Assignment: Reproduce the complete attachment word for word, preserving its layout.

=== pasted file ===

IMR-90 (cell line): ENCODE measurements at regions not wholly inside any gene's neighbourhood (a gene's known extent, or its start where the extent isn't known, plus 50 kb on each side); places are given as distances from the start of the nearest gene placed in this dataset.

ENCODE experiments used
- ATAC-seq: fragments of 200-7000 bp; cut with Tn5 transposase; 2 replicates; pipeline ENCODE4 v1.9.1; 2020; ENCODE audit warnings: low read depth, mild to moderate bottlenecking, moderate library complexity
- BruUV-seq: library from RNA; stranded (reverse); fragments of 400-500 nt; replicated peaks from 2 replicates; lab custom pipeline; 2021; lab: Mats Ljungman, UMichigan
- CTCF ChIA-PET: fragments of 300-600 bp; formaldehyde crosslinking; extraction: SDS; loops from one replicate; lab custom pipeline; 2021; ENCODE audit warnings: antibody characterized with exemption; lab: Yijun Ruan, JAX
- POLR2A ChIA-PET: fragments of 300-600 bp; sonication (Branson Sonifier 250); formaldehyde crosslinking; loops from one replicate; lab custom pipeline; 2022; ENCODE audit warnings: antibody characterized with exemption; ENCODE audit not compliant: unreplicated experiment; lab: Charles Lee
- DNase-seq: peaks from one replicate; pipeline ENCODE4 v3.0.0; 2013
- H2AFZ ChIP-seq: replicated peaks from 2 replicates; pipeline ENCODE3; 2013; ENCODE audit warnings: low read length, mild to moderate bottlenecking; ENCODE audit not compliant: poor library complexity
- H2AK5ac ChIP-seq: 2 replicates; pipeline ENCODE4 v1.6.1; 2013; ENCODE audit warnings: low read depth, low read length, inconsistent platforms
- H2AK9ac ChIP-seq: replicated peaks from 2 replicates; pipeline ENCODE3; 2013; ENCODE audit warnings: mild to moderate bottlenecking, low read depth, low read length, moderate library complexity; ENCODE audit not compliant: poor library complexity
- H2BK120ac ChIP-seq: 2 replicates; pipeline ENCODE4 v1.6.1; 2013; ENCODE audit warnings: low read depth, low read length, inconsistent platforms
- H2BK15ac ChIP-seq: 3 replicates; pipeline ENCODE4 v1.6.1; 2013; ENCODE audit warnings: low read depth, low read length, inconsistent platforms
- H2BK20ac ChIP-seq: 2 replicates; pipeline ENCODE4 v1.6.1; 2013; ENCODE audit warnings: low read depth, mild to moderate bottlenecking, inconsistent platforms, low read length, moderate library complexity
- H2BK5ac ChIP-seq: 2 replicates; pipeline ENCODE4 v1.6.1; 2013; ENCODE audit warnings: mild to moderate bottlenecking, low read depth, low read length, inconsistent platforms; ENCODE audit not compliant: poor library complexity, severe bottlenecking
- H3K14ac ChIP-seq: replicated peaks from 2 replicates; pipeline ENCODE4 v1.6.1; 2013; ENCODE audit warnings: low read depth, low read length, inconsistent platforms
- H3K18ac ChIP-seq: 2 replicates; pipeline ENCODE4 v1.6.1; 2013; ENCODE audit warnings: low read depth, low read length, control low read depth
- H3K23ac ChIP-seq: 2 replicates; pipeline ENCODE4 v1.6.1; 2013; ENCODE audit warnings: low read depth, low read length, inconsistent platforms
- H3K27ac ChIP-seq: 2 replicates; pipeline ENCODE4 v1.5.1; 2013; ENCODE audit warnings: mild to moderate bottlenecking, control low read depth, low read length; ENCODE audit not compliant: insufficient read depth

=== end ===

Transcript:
IMR-90 (cell line): ENCODE measurements at regions not wholly inside any gene's neighbourhood (a gene's known extent, or its start where the extent isn't known, plus 50 kb on each side); places are given as distances from the start of the nearest gene placed in this dataset.

ENCODE experiments used
- ATAC-seq: fragments of 200-7000 bp; cut with Tn5 transposase; 2 replicates; pipeline ENCODE4 v1.9.1; 2020; ENCODE audit warnings: low read depth, mild to moderate bottlenecking, moderate library complexity
- BruUV-seq: library from RNA; stranded (reverse); fragments of 400-500 nt; replicated peaks from 2 replicates; lab custom pipeline; 2021; lab: Mats Ljungman, UMichigan
- CTCF ChIA-PET: fragments of 300-600 bp; formaldehyde crosslinking; extraction: SDS; loops from one replicate; lab custom pipeline; 2021; ENCODE audit warnings: antibody characterized with exemption; lab: Yijun Ruan, JAX
- POLR2A ChIA-PET: fragments of 300-600 bp; sonication (Branson Sonifier 250); formaldehyde crosslinking; loops from one replicate; lab custom pipeline; 2022; ENCODE audit warnings: antibody characterized with exemption; ENCODE audit not compliant: unreplicated experiment; lab: Charles Lee
- DNase-seq: peaks from one replicate; pipeline ENCODE4 v3.0.0; 2013
- H2AFZ ChIP-seq: replicated peaks from 2 replicates; pipeline ENCODE3; 2013; ENCODE audit warnings: low read length, mild to moderate bottlenecking; ENCODE audit not compliant: poor library complexity
- H2AK5ac ChIP-seq: 2 replicates; pipeline ENCODE4 v1.6.1; 2013; ENCODE audit warnings: low read depth, low read length, inconsistent platforms
- H2AK9ac ChIP-seq: replicated peaks from 2 replicates; pipeline ENCODE3; 2013; ENCODE audit warnings: mild to moderate bottlenecking, low read depth, low read length, moderate library complexity; ENCODE audit not compliant: poor library complexity
- H2BK120ac ChIP-seq: 2 replicates; pipeline ENCODE4 v1.6.1; 2013; ENCODE audit warnings: low read depth, low read length, inconsistent platforms
- H2BK15ac ChIP-seq: 3 replicates; pipeline ENCODE4 v1.6.1; 2013; ENCODE audit warnings: low read depth, low read length, inconsistent platforms
- H2BK20ac ChIP-seq: 2 replicates; pipeline ENCODE4 v1.6.1; 2013; ENCODE audit warnings: low read depth, mild to moderate bottlenecking, inconsistent platforms, low read length, moderate library complexity
- H2BK5ac ChIP-seq: 2 replicates; pipeline ENCODE4 v1.6.1; 2013; ENCODE audit warnings: mild to moderate bottlenecking, low read depth, low read length, inconsistent platforms; ENCODE audit not compliant: poor library complexity, severe bottlenecking
- H3K14ac ChIP-seq: replicated peaks from 2 replicates; pipeline ENCODE4 v1.6.1; 2013; ENCODE audit warnings: low read depth, low read length, inconsistent platforms
- H3K18ac ChIP-seq: 2 replicates; pipeline ENCODE4 v1.6.1; 2013; ENCODE audit warnings: low read depth, low read length, control low read depth
- H3K23ac ChIP-seq: 2 replicates; pipeline ENCODE4 v1.6.1; 2013; ENCODE audit warnings: low read depth, low read length, inconsistent platforms
- H3K27ac ChIP-seq: 2 replicates; pipeline ENCODE4 v1.5.1; 2013; ENCODE audit warnings: mild to moderate bottlenecking, control low read depth, low read length; ENCODE audit not compliant: insufficient read depth